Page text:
"Evil's Might," the current story in Green Lanterns from writer Dan Jurgens, could serve as the ideal way to reintroduce the titular heroes' weakness to yellow.
When John Broome and Gil Kane reinvented Green Lantern in the late '50s, the original hero's weakness to wood was replaced by one to the color yellow -- which became one of the most widely-derided comics weaknesses, and has not been used regularly in years.
The "yellow impurity," it was explained after the Silver Age revival, was a weakness in the central power battery that the Green Lantern rings drew their power from. The impurity rendered the rings powerless over yellow -- and when the Central Battery was destroyed in Green Lantern #50 (1993), the weakness was removed for the next generation.
In the years since the "Emerald Twilight" story removed the weakness to yellow, it has been redefined. The impurity, Geoff Johns explained in his universe-reshaping Green Lantern: Rebirth miniseries, was actually a cosmic fear parasite known as Parallax, and it was Parallax's imprisonment in the battery that undermined the rings' function. Parallax was to yellow what the Lanterns were to green, and ultimately there would be a rainbow of Lantern corps introduced, and an ever-broadening mythology that positively dwarfed the point in the '90s when Kyle Rayner was the final surviving Green Lantern and seemingly the only being drawing his powers from what came to be known as the "emotional spectrum."
There are a few reasons to believe the yellow impurity may return, even while it remains a relative longshot.
First and foremost, best-selling writer Grant Morrison is coming soon to relaunch Green Lantern, and while "Emerald Twilight" and Green Lantern: Rebirth both attempted to bring a more modern, "realistic" feel to the property, Morrison is not big on that.
Yes, for years, the yellow weakness has been mocked and derided, but such derision seems to hold little interest for Morrison, who famously proclaimed, “Kids understand that real crabs don’t sing like the ones in The Little Mermaid. But you give an adult fiction, and the adult starts asking really f---ing dumb questions like ‘How does Superman fly? How do those eyebeams work? Who pumps the Batmobile’s tires?’ It’s a f---ing made-up story, you idiot! Nobody pumps the tires!”
And, okay, so that is not exactly a compelling reason for them to restore the yellow weakness, outside of the fact that with Hal Jordan taking a front-and-center role in what looks to be a bit more of a traditional Green Lantern series from Morrison and artist Liam Sharp, a more "classic" approach to Hal would not be out of the question.
And, if DC or Morrison should want that approach, the current story provides a perfect opportunity to make it happen.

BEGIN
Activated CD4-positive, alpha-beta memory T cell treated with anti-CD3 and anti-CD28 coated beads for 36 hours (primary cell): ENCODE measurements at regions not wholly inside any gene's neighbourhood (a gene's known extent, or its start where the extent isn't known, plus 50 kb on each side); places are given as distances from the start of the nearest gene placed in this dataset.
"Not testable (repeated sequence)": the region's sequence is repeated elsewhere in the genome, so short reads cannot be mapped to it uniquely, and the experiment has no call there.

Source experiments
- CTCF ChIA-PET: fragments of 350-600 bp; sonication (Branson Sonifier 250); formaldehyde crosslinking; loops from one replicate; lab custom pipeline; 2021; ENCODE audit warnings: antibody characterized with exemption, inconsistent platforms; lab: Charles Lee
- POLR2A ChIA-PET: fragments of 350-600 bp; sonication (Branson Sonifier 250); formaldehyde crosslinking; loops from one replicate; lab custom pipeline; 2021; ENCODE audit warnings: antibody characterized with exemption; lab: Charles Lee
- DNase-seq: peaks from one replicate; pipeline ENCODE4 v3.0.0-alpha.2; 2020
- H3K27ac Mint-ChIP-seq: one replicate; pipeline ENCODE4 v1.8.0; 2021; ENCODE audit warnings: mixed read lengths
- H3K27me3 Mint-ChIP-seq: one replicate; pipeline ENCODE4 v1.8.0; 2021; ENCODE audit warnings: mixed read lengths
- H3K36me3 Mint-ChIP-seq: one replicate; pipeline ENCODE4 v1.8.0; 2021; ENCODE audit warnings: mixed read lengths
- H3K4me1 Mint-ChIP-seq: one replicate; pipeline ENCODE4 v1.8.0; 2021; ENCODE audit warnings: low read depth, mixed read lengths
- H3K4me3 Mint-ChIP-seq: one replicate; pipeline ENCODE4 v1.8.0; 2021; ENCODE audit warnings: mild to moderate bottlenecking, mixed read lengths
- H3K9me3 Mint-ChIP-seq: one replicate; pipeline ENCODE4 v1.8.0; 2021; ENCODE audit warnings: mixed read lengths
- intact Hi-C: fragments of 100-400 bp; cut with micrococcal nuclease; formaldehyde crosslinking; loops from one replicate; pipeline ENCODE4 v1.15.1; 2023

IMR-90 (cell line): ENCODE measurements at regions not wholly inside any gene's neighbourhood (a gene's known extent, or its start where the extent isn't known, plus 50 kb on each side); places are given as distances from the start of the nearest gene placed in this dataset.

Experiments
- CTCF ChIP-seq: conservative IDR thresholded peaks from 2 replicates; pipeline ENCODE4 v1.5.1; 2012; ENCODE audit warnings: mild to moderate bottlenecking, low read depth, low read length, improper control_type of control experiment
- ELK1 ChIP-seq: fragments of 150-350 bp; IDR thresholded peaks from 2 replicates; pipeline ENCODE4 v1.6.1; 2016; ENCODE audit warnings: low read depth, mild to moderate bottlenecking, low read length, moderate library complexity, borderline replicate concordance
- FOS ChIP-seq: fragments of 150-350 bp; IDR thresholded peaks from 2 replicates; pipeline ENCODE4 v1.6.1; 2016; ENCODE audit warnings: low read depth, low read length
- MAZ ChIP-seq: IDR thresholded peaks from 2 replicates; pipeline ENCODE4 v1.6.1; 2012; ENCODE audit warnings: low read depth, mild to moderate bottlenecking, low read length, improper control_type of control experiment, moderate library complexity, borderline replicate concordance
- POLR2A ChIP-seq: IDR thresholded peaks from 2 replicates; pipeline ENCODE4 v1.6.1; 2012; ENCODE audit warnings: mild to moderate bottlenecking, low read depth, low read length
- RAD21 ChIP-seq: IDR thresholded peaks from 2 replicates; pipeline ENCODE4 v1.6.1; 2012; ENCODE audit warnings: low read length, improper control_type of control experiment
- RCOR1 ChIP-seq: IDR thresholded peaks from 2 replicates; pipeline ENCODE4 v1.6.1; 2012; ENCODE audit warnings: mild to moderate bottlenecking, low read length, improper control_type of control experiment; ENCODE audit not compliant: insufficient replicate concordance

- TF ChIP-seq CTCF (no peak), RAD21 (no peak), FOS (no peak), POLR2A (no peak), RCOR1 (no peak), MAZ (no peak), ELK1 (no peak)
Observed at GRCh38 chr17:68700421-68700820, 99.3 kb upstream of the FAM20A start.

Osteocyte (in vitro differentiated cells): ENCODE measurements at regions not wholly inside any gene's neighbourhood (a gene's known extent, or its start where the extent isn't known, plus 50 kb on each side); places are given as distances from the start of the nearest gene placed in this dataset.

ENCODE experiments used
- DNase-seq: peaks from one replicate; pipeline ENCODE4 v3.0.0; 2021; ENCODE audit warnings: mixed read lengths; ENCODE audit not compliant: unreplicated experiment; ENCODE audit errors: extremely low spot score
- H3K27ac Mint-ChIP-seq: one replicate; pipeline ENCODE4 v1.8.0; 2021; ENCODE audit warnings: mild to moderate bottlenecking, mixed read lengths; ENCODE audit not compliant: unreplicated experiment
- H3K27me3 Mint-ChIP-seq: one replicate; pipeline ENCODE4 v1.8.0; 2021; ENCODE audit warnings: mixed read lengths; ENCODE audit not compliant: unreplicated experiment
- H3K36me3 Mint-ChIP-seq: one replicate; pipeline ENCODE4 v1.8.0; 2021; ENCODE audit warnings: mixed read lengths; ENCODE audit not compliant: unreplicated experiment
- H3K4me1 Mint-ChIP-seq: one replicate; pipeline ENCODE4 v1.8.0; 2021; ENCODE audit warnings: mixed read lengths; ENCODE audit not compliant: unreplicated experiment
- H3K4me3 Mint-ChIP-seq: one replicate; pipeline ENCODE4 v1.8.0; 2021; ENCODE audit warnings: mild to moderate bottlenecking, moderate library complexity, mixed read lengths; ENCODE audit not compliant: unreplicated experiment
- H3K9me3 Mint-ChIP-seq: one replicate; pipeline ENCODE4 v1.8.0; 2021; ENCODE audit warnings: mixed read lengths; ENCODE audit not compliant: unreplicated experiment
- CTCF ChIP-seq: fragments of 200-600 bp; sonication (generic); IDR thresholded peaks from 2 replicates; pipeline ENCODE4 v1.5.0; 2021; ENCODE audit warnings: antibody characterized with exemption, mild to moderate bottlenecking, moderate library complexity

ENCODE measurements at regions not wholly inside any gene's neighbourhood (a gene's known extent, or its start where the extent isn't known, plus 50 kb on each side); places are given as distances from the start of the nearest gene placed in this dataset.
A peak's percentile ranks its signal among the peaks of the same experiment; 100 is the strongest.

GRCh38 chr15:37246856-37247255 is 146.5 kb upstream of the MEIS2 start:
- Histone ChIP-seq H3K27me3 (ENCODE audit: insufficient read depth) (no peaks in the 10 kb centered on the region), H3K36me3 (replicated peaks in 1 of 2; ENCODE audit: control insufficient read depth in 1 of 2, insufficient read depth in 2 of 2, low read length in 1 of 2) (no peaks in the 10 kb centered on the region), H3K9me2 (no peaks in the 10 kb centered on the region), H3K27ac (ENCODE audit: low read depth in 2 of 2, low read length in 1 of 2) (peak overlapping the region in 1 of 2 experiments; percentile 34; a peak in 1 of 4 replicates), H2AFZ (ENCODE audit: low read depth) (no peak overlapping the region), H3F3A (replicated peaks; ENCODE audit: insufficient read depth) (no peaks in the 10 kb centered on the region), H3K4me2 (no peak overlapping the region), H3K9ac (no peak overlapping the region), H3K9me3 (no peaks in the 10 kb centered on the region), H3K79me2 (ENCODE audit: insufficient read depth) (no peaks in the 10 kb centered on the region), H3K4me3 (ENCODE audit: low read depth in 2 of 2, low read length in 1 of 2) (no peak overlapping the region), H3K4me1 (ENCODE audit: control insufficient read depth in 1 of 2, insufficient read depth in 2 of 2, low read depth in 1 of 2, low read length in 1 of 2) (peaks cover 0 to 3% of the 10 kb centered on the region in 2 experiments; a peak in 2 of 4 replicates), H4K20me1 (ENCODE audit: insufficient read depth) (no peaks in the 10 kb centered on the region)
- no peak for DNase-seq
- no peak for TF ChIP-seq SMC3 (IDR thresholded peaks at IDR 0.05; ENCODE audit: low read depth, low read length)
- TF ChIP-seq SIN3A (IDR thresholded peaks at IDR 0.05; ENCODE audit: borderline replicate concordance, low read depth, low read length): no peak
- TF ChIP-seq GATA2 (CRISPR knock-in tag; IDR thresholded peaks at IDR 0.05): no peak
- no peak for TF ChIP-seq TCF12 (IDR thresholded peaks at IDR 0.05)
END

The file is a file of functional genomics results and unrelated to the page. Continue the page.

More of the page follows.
In "Evil's Might," the Green Lantern rings are being compromised by Hank Henshaw, the Cyborg Superman. Henshaw has the ability to essentially insert himself into any piece of technology and manipulate it to his own ends.
Now that he is inside the rings, it only stands to reason that he would try to corrupt the Power Battery itself, as suggested by an upcoming cover that features Henshaw lounging on dead bodies in front of the Battery.
"Part of my concept here was to say that these rings are all connected by a single power source," writer Dan Jurgens told ComicBook.com. "If you start to think of it like computers on the internet and the connectivity that is there, to me once you start to mess with one ring, you kind of start to mess with all of them."
That single power source is, of course, the battery -- and it is not only a power source but has been a prison before -- not only for Parallax, but for Sinestro and a few other heavy-hitting villains that the Guardians of the Universe could not otherwise contain or control.
Now that the Guardians are playing a bigger role in the Corps again, and Henshaw is inside their system, it would not be outside of the realm of possibility for the Guardians to attempt to imprison him inside the Central Battery.
And if they did? Well, between his ability to mess with technology of all kinds, and the fact that he has been a member of the yellow-powered Sinestro Corps intermittently since 2006's "Sinestro Corps War," he could easily attempt to continnue manipulating the Green Lantern rings from within by reinstituting the impurity.6comments
Will they? Who knows -- but it's a fun theory, and if there was ever a time for DC to reinstate the wacky weakness, now seems to be the moment.
Green Lanterns #54 will be available in stores and online this Wednesday.